Actor Kevin Spacey has been identified as the mystery buyer of the $5.65 million Pier Home at Harborview that sold earlier this year, according to local real estate agents and others familiar with the transaction.
Real estate agents disclosed in February that a buyer paid cash for the five-level residence at the eastern end of a pier that juts into the water as part of the gated Harborview community.
The sale price of the pier home, 622 Ponte Villas North, is one of the highest ever sums paid for an Inner Harbor residence. (Writer Tom Clancy paid $12.6 million in 2009 for several combined penthouses at the Ritz-Carlton Residences.) In this sale, the buyer’s identity has not been made public.
Charlie Hatter of Monument Sotheby’s International Realty, the listing agent, declined last week to identify the buyer. But others familiar with the Baltimore real estate market say the person is rumored to be Spacey, who stars in the “House of Cards” television series filmed in Maryland.
“Real estate agents talk to each other,” said one knowledgeable source, noting that other property owners along Ponte Villas North also have identified Spacey as the buyer.
Designed by Marks, Thomas Architects, the residence is actually two properties combined into one. The seller was the estate of developer Leroy Merritt, who died in 2010 and lived there briefly. It was originally listed for $8.5 million. Before the sale, it was rented by Orioles third baseman Manny Machado.
The 9,000-square-foot house contains six bedrooms, seven full bathrooms, three half-bathrooms, a theater, an elevator, two garages, a billiard room, a sauna and a rooftop deck with a 360-degree view. The red neon Domino Sugars sign is visible directly across the water.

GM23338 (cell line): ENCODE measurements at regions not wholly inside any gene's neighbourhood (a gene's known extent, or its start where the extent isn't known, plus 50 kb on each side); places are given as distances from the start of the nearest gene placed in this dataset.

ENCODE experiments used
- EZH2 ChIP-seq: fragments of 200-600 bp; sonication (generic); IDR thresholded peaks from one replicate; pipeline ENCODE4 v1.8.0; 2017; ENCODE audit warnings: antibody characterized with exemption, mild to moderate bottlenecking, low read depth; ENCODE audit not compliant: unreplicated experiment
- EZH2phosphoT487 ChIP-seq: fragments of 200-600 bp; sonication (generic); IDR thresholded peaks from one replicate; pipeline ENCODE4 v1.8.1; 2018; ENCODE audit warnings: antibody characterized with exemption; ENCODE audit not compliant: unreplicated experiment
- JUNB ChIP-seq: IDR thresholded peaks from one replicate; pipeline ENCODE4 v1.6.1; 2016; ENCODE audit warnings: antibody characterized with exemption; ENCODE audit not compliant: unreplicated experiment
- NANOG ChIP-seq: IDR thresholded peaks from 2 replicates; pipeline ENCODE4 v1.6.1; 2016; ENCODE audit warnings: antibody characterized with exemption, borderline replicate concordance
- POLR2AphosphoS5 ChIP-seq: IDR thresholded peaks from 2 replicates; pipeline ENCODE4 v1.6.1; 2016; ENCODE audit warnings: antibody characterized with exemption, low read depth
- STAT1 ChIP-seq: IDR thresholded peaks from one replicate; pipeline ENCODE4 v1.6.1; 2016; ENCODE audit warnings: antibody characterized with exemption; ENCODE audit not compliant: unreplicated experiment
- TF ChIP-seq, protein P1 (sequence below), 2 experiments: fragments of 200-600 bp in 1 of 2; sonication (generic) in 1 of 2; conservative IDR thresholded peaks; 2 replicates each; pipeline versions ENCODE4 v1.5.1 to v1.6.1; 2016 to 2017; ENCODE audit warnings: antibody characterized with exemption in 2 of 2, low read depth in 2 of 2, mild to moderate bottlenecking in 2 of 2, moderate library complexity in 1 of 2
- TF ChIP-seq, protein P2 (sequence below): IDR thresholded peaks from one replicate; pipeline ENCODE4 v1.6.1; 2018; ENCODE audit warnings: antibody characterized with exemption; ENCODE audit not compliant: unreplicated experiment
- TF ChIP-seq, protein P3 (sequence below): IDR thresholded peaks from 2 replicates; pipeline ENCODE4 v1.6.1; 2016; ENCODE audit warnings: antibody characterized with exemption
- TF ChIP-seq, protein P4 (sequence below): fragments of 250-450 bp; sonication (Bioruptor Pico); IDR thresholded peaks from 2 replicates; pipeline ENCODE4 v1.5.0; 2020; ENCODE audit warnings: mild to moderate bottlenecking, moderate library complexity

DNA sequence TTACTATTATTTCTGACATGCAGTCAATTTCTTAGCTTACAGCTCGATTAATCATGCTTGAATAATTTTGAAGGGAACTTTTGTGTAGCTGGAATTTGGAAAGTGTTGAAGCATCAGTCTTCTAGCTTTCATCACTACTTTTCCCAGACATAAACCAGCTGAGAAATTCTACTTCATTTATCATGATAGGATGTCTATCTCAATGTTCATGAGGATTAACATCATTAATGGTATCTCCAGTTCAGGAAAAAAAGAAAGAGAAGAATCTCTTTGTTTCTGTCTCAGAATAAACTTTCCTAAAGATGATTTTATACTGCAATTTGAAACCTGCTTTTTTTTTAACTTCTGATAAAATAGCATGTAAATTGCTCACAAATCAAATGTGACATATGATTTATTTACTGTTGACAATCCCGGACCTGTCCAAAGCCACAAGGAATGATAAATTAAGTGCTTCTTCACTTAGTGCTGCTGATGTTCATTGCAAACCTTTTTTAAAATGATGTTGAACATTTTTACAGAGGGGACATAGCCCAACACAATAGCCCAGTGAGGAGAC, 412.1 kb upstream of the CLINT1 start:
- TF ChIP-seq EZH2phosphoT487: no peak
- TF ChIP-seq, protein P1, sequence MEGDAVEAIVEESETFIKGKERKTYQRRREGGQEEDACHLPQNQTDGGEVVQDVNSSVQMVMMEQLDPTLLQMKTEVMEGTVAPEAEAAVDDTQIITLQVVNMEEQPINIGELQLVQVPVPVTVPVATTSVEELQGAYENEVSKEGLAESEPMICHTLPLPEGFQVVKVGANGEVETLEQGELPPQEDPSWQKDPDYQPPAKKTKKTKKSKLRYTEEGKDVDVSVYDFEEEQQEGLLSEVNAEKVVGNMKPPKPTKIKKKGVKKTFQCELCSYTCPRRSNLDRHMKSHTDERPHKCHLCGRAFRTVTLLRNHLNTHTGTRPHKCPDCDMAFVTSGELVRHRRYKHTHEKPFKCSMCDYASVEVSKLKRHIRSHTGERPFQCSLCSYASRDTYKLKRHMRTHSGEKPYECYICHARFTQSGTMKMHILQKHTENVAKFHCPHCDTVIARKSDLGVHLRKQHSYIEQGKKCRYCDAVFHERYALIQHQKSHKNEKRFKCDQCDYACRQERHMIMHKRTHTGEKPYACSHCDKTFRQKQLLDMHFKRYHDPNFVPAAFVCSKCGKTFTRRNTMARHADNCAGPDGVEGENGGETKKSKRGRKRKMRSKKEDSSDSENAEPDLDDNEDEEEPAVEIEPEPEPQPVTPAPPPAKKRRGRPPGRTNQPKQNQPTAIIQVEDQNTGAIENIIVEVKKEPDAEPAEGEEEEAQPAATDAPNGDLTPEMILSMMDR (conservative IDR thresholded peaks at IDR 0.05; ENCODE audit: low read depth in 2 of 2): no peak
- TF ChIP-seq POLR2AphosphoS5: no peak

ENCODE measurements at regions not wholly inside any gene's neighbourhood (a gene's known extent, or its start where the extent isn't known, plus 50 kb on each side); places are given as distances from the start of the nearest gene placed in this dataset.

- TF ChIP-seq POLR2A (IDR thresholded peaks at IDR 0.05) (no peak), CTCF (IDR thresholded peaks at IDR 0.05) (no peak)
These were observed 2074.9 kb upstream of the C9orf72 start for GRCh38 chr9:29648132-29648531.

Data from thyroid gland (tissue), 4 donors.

Spacey’s real name is Kevin Spacey Fowler. Since 2013, he has played Frank Underwood in “House of Cards,” a role that brought him to Maryland. He could not be reached for comment.
Demolition Underway in Mount Vernon-Belvedere
Demolition is well underway on a low-rise office building at 9 E. Mount Royal Avenue that is being razed to make way for a seven-story, 64-unit apartment building.
Baltimore’s Commission for Historical and Architectural Preservation last week approved the design for the replacement structure by Kann Partners. Zahlco Development, headed by Yonah Zahler, is the developer of the project, which also includes renovation of the adjacent building at 11 E. Mount Royal Avenue.
Maryland Nonprofits to Facilitate “Dialogue” Regarding Sale of Baltimore Clayworks Properties
Maryland Nonprofits Inc., formerly MANO, will facilitate meetings between the Baltimore Clayworks Board of Trustees, which has launched an effort to sell the group’s two buildings in Mount Washington, and the Clayworks Community Campaign, a group that doesn’t want the sale to proceed.
The dialogue was proposed by state Del. Sandy Rosenberg at a Capital Budget Subcommittee hearing on Baltimore Clayworks, which was called by Dels. Maggie McIntosh and Adrienne Jones and held in Annapolis on May 2.
More than 800 people have signed a petition seeking to prevent the sale of the Baltimore Clayworks properties at 5706 and 5707 Smith Avenue. Fifty people rallied outside a Clayworks fundraiser in late April to express their opposition to the sale.
Arts Center Planned for Bel Air
The Maryland Center for the Arts announced that Gov. Larry Hogan and the Maryland State Legislature have approved $1 million for the planning, design and construction of the center’s proposed arts campus in Bel Air. Hogan included the project in his state budget for the 2018 fiscal year.
The Maryland Center for the Arts is dedicated to establishing a campus to nurture art, artists and the surrounding community. The center hopes to provide a range of creative experiences through arts education, presentations and exhibitions in music, dance, theater and other visual forms.
A groundbreaking is expected later this year.
This column has been corrected to reflect that the actual sale price of the Inner Harbor home was $5.65 million, not $6.25 million, according to tax records.
Kevin Spacey is not the buyer of this Pier Home, but even if he was, if you respect an artist’s body of work, the greatest gift you can offer them, in return, is their privacy. Let’s allow the man to enjoy un-affected Baltimore hospitality at his own pace.
Ed, Do you have any info regarding the construction to the east of the JFX on what used to be a ‘dump’ for tree and bush debris> It’s just below Cold Spring Lane . . .
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